Measurement fatigue: The backlash

Anyone who’s been in the hospital infection prevention business for any length of time is familiar with a specific form of cognitive dissonance. We believe, on the one hand, that the publicly-reported, metric-focused, pay-for-performance (PFP) environment has brought increased resources to infection prevention and resulted in a real decrease in healthcare-associated infections (HAIs); yet we believe, on the other hand, that these high stakes have led to a number of unintended adverse consequences, including gaming of HAI definitions, an unhealthy focus on measures that may not merit the resources and attention, and have engendered cynicism as it becomes apparent that PFP measures may not correlate with actual quality or value.

Over the past week, I’ve read three pieces that make me wonder if we’re reaching a tipping point, as clinicians begin to push back effectively against the proliferation of “measures”, “metrics”, “performance targets” (whatever you wish to call them), in an attempt to seek a balance between them and the words of Francis Peabody, that “the secret of the care of the patient is in caring for the patient.” I’ve pasted some key quotes below from each of these pieces.

First, an excellent opinion piece from Dr. Robert Wachter in the New York Times:
"All of this began innocently enough. But the measurement fad has spun out of control. There are so many different hospital ratings that more than 1,600 medical centers can now lay claim to being included on a “top 100,” “honor roll,” grade “A” or “best” hospitals list. Burnout rates for doctors top 50 percent, far higher than other professions. A 2013 study found that the electronic health record was a dominant culprit. Another 2013 study found that emergency room doctors clicked a mouse 4,000 times during a 10-hour shift. The computer systems have become the dark force behind quality measures….
....Our businesslike efforts to measure and improve quality are now blocking the altruism, indeed the love, that motivates people to enter the helping professions. While we’re figuring out how to get better, we need to tread more lightly in assessing the work of the professionals who practice in our most human and sacred fields."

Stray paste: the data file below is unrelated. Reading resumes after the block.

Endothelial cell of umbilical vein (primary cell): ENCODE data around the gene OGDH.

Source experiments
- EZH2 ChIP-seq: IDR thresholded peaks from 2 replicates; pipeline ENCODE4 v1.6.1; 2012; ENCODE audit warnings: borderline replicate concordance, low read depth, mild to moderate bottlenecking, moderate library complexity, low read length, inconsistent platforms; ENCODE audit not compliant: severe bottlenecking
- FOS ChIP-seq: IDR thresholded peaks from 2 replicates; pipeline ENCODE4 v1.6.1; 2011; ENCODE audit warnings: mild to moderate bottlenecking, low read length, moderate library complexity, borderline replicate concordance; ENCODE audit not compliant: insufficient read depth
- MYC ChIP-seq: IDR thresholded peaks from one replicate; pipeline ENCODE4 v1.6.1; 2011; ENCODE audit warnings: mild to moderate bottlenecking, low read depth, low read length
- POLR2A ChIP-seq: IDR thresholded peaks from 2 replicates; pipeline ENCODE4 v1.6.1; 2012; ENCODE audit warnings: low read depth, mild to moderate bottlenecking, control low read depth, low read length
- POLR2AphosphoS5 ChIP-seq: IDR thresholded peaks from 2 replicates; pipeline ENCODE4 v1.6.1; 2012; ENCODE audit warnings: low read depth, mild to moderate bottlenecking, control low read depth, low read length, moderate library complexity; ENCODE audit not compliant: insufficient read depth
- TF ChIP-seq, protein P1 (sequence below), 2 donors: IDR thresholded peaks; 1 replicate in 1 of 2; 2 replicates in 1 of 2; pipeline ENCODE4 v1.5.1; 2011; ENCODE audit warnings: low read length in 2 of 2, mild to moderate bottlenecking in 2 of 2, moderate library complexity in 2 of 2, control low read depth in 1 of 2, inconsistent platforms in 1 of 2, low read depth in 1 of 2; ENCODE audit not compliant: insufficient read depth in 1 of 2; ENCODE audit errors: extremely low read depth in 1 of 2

"To work in a hospital today is to be constantly preoccupied with money, and one of the more grating features as far as the Sacred Heart hospitalists are concerned has been the administration’s celebration of “skin in the game.” That means creating financial incentives for doctors to hit performance targets — like lowering patient’s length of stay and doing well on patient satisfaction surveys. The phrase entered the Sacred Heart lexicon in 2014, but the underlying concept has spread throughout the profession in recent years…. 
…the increasing focus on metrics like readmission rates and hospital-acquired infections had created more work for hospitalists, who are responsible for a lot of documentation."
"Instead of gaining happiness minutes, clinicians are increasingly experiencing dissatisfaction and burnout as they’re subjected to the time pressures of Taylorism and scientific management in the name of efficiency. We have watched colleagues fleeing to concierge practices, where they have control over their schedules. Others have taken early retirement, unwilling to compromise on what they believe is the time needed to deliver compassionate care. Some have moved into management or consulting positions, where they tell others how to practice while unburdening themselves of their clinical load. Just as Taylor enriched himself by consulting for companies, a growing and lucrative industry has emerged to generate and enforce metrics in medicine. By 2014, the Centers for Medicare and Medicaid Services alone had mandated the use of more than 1000 performance measures. As the Institute of Medicine recently reported, such metrics have proliferated, though many of them have little proven value."
(This last piece probably should have given a shout-out to a piece by Mike that started by similarly invoking Frederick Winslow Taylor.)


  1. Hi Dan,

    Thanks for the post. I am going to spend (a lot) more time thinking about this, but my quick response is how much of the above is supported by anecdote and how much by data? It is without doubt that there are required metrics that have have no value or lead to negative consequences. At the same time, the care that the patients get at my hospital is better today than it was in the past - fewer infections, fewer readmissions (CHF, COPD), fewer preventable DVTs, etc. We are providing safer care. We have to be careful not to conflate the problems with the EMR/meaningful use with surveillance-base metrics that do work. With so much going on in healthcare, attention needs to be paid to exactly what is working and what is not and to avoid what I see above as what could be conceived of as a "tipping-point" based on the random timing of some opinion pieces.

    I will sign-off with one possibly controversial thought- do we know if what we as physicians did in the past (spend all of this time with our patients, developing long-term relationships, etc) actually worked? Did our patients take their medications? Were they healthier? Did we provide access to all patients equally? Or is our role a conceptual model based on a romatic notion? In the end, how are we accountable to the people who we serve?

    Best, John

  2. Thank you for this well written article. I shared it with my IPs. Stepping back and looking at the big picture with some of these metrics is very important.

    Mike Durkin


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